The senior military intelligence officer in Afghanistan has penned a stinging evaluation of his team’s ability to collect the right kind of information. In a paper for the Center For New American Security, Maj. Gen. Michael T. Flynn writes:
Eight years into the war in Afghanistan, the U.S. intelligence community is only marginally relevant to the overall strategy. Having focused the overwhelming majority of its collection efforts and analytical brainpower on insurgent groups, the vast intelligence apparatus is unable to answer fundamental questions about the environment in which U.S. and allied forces operate and the people they seek to persuade. Ignorant of local economics and landowners, hazy about who the powerbrokers are and how they might be influenced, incurious about the correlations between various development projects and the levels of cooperation among villagers, and disengaged from people in the best position to find answers — whether aid workers or Afghan soldiers — U.S. intelligence officers can do little but shrug in response to high level decision-makers seeking the knowledge, analysis, and information they need to wage a successful counterinsurgency. The problem and its consequences exist at every level of the U.S. intelligence hierarchy, from ground operations up to headquarters in Kabul and the United States.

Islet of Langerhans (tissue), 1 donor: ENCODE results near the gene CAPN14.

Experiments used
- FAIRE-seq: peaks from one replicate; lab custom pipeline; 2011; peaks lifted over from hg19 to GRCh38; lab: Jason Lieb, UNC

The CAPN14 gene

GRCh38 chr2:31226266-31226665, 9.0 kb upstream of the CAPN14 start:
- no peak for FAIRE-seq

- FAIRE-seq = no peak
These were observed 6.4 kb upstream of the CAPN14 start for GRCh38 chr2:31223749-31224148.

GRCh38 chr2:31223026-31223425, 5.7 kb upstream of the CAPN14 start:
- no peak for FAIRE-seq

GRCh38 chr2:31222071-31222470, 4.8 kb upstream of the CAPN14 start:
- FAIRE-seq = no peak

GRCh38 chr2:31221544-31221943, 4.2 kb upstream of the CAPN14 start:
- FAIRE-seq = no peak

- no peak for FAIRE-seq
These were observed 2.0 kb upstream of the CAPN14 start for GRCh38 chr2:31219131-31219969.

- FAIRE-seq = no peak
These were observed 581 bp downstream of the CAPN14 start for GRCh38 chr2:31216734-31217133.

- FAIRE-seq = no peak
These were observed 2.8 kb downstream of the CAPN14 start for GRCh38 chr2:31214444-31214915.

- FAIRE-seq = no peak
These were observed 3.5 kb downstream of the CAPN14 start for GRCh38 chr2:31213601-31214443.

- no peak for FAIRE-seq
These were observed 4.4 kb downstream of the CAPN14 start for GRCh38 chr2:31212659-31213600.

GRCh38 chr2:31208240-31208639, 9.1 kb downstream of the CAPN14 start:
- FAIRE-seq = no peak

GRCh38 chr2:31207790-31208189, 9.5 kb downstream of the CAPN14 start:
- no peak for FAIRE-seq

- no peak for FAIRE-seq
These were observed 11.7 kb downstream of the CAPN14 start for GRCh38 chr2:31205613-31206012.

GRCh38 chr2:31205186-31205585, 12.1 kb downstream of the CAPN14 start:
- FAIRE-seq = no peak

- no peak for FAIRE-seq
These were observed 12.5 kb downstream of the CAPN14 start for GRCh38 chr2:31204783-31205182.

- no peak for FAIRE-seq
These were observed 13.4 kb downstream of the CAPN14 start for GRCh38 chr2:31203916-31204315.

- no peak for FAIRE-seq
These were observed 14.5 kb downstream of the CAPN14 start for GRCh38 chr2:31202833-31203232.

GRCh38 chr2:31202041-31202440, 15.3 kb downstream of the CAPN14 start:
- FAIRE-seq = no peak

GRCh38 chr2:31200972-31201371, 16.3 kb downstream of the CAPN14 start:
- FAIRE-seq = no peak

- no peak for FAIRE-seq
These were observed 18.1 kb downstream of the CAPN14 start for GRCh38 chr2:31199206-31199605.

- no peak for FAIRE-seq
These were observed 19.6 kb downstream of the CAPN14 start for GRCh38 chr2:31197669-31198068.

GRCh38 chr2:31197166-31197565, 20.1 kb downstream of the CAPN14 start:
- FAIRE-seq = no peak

Harsh stuff. Flynn and his team recommend a redirection of efforts away from investigating the enemy–trying to find out who is placing the IEDs for instance–towards a better understanding of what is actually happening in the country, and how locals should be best dealt with to further U.S. aims. The commanding general in Afghanistan, Stanley McChyrstal, has made similar pleas in the past. Read the whole report here.